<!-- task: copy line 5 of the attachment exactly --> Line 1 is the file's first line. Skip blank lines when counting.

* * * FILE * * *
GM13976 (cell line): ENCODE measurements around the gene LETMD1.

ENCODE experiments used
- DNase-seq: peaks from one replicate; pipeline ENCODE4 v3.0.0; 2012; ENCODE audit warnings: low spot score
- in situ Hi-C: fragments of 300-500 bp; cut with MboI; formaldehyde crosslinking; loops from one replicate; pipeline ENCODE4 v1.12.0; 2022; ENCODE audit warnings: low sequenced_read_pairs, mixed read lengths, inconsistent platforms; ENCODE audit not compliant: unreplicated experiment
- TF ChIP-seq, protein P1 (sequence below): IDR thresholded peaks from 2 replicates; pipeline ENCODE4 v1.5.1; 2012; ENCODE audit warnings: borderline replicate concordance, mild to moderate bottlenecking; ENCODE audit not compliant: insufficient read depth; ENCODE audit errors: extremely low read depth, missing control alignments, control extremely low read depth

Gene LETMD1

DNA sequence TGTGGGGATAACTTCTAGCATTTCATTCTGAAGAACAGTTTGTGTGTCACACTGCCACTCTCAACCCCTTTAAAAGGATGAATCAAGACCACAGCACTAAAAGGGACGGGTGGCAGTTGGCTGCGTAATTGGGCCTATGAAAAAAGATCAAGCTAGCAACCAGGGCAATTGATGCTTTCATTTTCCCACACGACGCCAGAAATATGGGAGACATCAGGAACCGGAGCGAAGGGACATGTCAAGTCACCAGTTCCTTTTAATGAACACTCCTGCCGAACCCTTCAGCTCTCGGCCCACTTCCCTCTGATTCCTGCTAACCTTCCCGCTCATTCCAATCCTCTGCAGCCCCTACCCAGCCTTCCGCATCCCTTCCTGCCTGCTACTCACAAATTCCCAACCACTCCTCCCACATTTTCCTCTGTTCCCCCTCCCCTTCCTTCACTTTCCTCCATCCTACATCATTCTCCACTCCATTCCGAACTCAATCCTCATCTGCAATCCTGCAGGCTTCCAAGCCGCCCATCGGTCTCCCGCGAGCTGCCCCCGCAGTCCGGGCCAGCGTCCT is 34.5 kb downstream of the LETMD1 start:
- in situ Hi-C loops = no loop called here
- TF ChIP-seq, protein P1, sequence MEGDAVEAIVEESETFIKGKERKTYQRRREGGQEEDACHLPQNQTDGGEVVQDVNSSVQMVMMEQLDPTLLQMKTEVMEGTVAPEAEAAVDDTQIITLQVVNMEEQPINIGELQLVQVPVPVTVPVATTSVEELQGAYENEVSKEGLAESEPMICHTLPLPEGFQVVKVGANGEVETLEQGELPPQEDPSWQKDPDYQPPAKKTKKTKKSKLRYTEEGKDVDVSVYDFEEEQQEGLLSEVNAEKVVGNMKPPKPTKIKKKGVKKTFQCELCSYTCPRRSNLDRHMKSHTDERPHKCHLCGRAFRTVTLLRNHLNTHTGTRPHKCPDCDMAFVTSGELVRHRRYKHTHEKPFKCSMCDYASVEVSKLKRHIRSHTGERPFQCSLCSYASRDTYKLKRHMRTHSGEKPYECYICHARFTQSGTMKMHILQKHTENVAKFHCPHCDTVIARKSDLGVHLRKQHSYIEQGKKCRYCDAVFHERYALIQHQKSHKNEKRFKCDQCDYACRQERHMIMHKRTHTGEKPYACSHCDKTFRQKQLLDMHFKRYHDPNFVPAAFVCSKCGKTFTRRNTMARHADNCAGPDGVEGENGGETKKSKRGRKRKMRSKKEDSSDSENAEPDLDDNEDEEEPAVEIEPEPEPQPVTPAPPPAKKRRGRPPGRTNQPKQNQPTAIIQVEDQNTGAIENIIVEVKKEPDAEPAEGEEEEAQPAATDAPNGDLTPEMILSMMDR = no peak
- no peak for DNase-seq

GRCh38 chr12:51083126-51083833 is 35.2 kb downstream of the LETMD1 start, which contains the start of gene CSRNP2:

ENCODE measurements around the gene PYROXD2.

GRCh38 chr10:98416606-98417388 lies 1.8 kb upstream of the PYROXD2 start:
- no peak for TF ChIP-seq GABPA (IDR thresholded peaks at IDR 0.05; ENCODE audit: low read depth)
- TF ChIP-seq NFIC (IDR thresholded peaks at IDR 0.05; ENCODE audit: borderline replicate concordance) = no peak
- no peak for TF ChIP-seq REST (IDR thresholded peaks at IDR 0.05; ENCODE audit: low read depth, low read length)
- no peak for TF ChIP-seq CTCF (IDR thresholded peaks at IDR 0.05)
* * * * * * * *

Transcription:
- TF ChIP-seq, protein P1 (sequence below): IDR thresholded peaks from 2 replicates; pipeline ENCODE4 v1.5.1; 2012; ENCODE audit warnings: borderline replicate concordance, mild to moderate bottlenecking; ENCODE audit not compliant: insufficient read depth; ENCODE audit errors: extremely low read depth, missing control alignments, control extremely low read depth